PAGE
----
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The TaxWatch Research Blog is a forum where our research staff can address topics and issues in a short format. Keep an eye on this space during Legislative Session for frequent posts making sense of the activity at the Capitol. 

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The 2021 B-T-S Sales Tax Holiday is here

Folks, the school year is right upon us. We are all about to get back into bus stop routines, bus stop traffic, haircuts, new shoes, and the ubiquitous school supplies. Luckily, thanks to a now-routine annual ritual, next week starts 10 days of many of those things being exempt from sales taxes. 

The 2021 Florida Legislature enacted three sales tax holidays, the upcoming 10-day “back-to-school” holiday, a 10-day disaster preparedness tax holiday (took place in June), and a 7-day “Freedom Week” holiday (took place at the start of July).  The Legislature wanted to make sure that this year, coming out of the (likely) worst of the pandemic, Floridians would have a little help in getting things back to normal.

This year, from July 31 – August 9, many back-to-school items will be exempt from sales tax, including clothing (such as footwear, wallets, and bags) that cost $60 or less; school supplies costing $15 or less; and the first $1,000 of the sales price of computers and related accessories for personal use. Overall, this will save shoppers an estimated $70+ million, but that’s not the only benefit.

We all know the importance of education. During the Florida TaxWatch Principal Leadership Awards program each year, we are fortunate enough to get a chance to get to know each year’s winners, and to learn about their schools. One of the universal truths we have picked up from these transformative leaders is that when students are prepared for school, they are much more likely to be ready to learn, and to excel in the classroom. Making sure that students have the right supplies is one early step in that preparation.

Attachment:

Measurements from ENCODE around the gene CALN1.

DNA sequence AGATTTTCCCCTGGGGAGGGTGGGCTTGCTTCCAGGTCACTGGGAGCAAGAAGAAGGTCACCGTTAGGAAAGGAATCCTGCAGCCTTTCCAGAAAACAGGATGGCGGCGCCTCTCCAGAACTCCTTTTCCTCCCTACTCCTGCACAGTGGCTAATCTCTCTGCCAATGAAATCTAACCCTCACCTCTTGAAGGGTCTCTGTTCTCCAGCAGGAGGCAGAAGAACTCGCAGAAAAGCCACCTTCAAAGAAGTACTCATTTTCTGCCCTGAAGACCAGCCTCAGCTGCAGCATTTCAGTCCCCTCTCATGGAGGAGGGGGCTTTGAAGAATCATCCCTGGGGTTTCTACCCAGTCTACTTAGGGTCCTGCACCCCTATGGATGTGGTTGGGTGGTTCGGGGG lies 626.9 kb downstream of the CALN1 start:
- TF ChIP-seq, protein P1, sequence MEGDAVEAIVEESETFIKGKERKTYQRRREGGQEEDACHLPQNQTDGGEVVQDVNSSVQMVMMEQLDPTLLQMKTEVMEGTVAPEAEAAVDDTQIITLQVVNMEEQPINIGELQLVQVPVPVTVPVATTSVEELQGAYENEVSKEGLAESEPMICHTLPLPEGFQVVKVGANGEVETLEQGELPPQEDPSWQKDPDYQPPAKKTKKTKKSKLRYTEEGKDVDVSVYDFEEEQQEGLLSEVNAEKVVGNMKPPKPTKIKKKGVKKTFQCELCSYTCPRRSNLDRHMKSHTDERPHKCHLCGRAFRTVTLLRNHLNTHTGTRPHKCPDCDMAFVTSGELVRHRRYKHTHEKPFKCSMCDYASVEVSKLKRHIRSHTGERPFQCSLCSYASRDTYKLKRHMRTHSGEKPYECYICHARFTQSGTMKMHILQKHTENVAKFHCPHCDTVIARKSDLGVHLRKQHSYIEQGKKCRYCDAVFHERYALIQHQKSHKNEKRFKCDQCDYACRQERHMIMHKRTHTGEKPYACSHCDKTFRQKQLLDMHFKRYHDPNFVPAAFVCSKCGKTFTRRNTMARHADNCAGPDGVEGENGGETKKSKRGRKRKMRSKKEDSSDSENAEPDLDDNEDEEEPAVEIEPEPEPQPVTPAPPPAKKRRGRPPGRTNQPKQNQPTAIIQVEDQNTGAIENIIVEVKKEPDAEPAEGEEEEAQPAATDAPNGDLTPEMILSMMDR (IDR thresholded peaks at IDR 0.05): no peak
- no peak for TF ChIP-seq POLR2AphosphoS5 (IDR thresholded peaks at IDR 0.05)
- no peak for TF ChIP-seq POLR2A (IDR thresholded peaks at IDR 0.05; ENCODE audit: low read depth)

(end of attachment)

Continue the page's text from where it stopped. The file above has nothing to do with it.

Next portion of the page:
These holidays are a fantastic way to kick off the school year, our research has consistently supported them, and they have become a popular method for reducing the burden on taxpayers. Bipartisan support in the Florida Legislature has grown for these holidays over time, and they have come to be expected by the public. Since starting, these holidays have only been skipped during times of recession and budget deficit, with the last skip occurring in 2009. 

In addition to giving back to taxpayers, holidays also have the potential for positive impacts on employment, income, and tax revenues. When consumers buy clothing, direct effects impact the retail and apparel industries, both of which are currently trying to claw their way back from the pandemic’s shutdown.

The impact of increasing discretionary spending in the Sunshine State is large, as the retail industry is extraordinarily important to Florida’s economy. Florida’s 306,100 retailers employ 2.2 million people, providing roughly one out of every five jobs in the state, pay $69.7 billion in annual wages, and contribute $104.2 billion in gross domestic product. A study of the August 2010 Florida Back to School Sales Tax Holiday by the Washington Economics Group (WEG) found that the holiday resulted in increased sales in Florida. The study compared sales from 2009, when there was no holiday, to 2010, when the holiday was reinstated and found that gross sales increased by 3.8 percent from August 2009 to August 2010 and that $293 million of that increase was attributable to the sales tax holiday.  Furthermore, due to the intense competition in the retail sector, many stores advertise special discounts during the holiday, increasing the benefit to consumers.

Florida’s sales tax holidays have become more than just a tax break. They are a traditional back-to-school event that neighbors talk about and businesses promote. There is likely no other tax break that generates such excitement among taxpayers while stimulating business activity with increased advertising and competition. Next week, get out there and take advantage of this year’s extended sales tax holiday before school starts!

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